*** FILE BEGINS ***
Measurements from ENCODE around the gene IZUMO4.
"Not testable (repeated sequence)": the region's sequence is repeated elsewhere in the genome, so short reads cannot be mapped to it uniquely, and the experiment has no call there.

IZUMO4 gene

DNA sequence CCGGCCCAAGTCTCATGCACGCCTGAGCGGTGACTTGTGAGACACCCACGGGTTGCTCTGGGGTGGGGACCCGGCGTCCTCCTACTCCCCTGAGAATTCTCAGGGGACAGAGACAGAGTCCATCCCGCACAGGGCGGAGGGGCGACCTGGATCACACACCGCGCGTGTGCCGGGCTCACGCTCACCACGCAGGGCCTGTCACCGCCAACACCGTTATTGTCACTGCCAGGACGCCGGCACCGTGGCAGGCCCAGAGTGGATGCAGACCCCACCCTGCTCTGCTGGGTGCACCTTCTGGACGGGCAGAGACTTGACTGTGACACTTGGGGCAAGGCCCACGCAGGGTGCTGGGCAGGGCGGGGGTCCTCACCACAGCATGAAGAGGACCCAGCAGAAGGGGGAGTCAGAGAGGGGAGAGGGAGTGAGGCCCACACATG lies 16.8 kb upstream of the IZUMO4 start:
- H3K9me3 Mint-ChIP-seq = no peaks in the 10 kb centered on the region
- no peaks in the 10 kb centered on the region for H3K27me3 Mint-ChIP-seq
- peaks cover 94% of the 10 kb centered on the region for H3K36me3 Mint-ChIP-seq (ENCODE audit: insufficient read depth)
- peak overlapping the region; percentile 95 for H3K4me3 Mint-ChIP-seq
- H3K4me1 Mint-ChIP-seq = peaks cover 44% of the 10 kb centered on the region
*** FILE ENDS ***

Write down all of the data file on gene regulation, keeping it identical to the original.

Measurements from ENCODE around the gene IZUMO4.
"Not testable (repeated sequence)": the region's sequence is repeated elsewhere in the genome, so short reads cannot be mapped to it uniquely, and the experiment has no call there.

IZUMO4 gene

DNA sequence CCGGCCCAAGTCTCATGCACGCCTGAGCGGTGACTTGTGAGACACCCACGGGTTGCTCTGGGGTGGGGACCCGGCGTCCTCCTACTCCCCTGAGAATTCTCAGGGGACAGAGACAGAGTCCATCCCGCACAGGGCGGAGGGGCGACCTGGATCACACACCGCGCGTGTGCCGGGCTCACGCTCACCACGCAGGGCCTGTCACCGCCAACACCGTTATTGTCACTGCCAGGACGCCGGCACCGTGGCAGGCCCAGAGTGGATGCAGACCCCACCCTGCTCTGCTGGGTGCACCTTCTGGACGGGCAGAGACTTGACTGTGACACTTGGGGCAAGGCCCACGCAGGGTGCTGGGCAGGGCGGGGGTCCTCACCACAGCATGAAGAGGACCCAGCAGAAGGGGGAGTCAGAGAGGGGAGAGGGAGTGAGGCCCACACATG lies 16.8 kb upstream of the IZUMO4 start:
- H3K9me3 Mint-ChIP-seq = no peaks in the 10 kb centered on the region
- no peaks in the 10 kb centered on the region for H3K27me3 Mint-ChIP-seq
- peaks cover 94% of the 10 kb centered on the region for H3K36me3 Mint-ChIP-seq (ENCODE audit: insufficient read depth)
- peak overlapping the region; percentile 95 for H3K4me3 Mint-ChIP-seq
- H3K4me1 Mint-ChIP-seq = peaks cover 44% of the 10 kb centered on the region